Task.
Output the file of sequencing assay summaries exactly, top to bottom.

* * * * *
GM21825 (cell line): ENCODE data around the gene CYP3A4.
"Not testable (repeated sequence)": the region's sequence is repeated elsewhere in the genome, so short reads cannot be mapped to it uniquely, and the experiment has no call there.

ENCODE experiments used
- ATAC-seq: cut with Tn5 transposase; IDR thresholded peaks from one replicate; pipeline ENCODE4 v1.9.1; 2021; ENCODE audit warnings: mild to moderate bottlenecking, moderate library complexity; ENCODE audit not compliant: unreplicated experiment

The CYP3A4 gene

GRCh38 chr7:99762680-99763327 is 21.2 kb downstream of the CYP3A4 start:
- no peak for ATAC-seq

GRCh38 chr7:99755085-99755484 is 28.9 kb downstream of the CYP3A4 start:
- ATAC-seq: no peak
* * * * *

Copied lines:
GM21825 (cell line): ENCODE data around the gene CYP3A4.
"Not testable (repeated sequence)": the region's sequence is repeated elsewhere in the genome, so short reads cannot be mapped to it uniquely, and the experiment has no call there.

ENCODE experiments used
- ATAC-seq: cut with Tn5 transposase; IDR thresholded peaks from one replicate; pipeline ENCODE4 v1.9.1; 2021; ENCODE audit warnings: mild to moderate bottlenecking, moderate library complexity; ENCODE audit not compliant: unreplicated experiment

The CYP3A4 gene

GRCh38 chr7:99762680-99763327 is 21.2 kb downstream of the CYP3A4 start:
- no peak for ATAC-seq

GRCh38 chr7:99755085-99755484 is 28.9 kb downstream of the CYP3A4 start:
- ATAC-seq: no peak